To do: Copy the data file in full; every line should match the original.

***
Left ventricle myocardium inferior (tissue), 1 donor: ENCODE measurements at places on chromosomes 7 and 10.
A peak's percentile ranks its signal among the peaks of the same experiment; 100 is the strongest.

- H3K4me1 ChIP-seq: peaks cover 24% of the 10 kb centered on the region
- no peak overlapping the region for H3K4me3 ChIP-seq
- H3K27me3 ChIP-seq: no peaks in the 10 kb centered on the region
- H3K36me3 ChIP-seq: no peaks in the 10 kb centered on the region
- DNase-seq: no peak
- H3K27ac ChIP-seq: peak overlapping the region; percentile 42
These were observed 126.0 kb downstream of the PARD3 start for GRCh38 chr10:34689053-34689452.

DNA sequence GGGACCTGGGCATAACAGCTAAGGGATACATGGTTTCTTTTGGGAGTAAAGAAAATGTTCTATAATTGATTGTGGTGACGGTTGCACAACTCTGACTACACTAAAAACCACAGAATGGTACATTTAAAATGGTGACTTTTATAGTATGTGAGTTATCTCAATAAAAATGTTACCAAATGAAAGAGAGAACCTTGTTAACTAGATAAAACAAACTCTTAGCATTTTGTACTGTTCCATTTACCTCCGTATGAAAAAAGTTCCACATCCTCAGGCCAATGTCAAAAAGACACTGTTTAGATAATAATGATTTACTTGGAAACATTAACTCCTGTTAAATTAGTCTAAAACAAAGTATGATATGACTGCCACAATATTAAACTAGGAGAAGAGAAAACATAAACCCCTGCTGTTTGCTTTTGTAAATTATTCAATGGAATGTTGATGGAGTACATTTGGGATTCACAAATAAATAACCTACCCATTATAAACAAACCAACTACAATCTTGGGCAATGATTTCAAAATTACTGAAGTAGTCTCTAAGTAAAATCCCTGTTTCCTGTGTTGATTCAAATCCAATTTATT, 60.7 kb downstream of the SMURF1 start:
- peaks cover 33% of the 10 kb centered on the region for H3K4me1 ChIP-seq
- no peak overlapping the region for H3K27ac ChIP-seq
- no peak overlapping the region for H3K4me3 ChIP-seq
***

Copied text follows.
Left ventricle myocardium inferior (tissue), 1 donor: ENCODE measurements at places on chromosomes 7 and 10.
A peak's percentile ranks its signal among the peaks of the same experiment; 100 is the strongest.

- H3K4me1 ChIP-seq: peaks cover 24% of the 10 kb centered on the region
- no peak overlapping the region for H3K4me3 ChIP-seq
- H3K27me3 ChIP-seq: no peaks in the 10 kb centered on the region
- H3K36me3 ChIP-seq: no peaks in the 10 kb centered on the region
- DNase-seq: no peak
- H3K27ac ChIP-seq: peak overlapping the region; percentile 42
These were observed 126.0 kb downstream of the PARD3 start for GRCh38 chr10:34689053-34689452.

DNA sequence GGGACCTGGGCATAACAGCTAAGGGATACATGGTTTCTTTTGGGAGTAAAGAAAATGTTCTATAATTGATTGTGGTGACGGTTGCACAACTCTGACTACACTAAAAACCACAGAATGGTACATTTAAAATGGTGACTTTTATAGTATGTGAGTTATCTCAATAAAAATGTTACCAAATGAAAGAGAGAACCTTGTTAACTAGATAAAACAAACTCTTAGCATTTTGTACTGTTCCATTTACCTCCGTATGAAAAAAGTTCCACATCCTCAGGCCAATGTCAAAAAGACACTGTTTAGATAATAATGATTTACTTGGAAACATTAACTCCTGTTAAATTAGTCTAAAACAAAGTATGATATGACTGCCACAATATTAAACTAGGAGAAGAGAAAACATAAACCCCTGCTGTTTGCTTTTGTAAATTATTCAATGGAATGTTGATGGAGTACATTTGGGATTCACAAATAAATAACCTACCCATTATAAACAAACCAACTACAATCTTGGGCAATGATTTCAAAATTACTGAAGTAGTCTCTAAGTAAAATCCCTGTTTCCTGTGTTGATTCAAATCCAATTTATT, 60.7 kb downstream of the SMURF1 start:
- peaks cover 33% of the 10 kb centered on the region for H3K4me1 ChIP-seq
- no peak overlapping the region for H3K27ac ChIP-seq
- no peak overlapping the region for H3K4me3 ChIP-seq